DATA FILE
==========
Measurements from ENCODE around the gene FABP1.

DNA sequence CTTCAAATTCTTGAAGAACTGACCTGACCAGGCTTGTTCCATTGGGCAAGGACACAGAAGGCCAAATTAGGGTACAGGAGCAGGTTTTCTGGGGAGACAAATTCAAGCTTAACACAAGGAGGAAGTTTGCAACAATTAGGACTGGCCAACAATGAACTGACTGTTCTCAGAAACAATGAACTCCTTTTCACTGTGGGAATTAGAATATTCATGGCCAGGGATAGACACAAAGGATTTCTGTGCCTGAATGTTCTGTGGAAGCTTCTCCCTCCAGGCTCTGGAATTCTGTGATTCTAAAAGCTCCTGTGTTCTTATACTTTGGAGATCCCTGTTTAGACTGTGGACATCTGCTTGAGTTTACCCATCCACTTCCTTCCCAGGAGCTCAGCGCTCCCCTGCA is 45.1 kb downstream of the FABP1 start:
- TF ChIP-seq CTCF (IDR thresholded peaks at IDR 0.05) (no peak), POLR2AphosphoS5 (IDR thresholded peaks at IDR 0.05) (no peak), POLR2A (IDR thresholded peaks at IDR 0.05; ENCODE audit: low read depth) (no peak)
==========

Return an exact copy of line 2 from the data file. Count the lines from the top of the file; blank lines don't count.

DNA sequence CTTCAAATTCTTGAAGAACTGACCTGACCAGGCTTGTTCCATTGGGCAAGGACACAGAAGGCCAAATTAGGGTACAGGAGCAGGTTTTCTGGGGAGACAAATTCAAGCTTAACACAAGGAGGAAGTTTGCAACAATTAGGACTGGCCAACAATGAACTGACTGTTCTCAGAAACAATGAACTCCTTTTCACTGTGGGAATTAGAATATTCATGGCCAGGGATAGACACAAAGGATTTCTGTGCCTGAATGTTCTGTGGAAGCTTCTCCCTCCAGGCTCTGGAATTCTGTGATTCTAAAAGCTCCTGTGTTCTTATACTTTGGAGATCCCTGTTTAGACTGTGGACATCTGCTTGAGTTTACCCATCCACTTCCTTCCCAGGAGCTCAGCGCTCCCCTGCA is 45.1 kb downstream of the FABP1 start: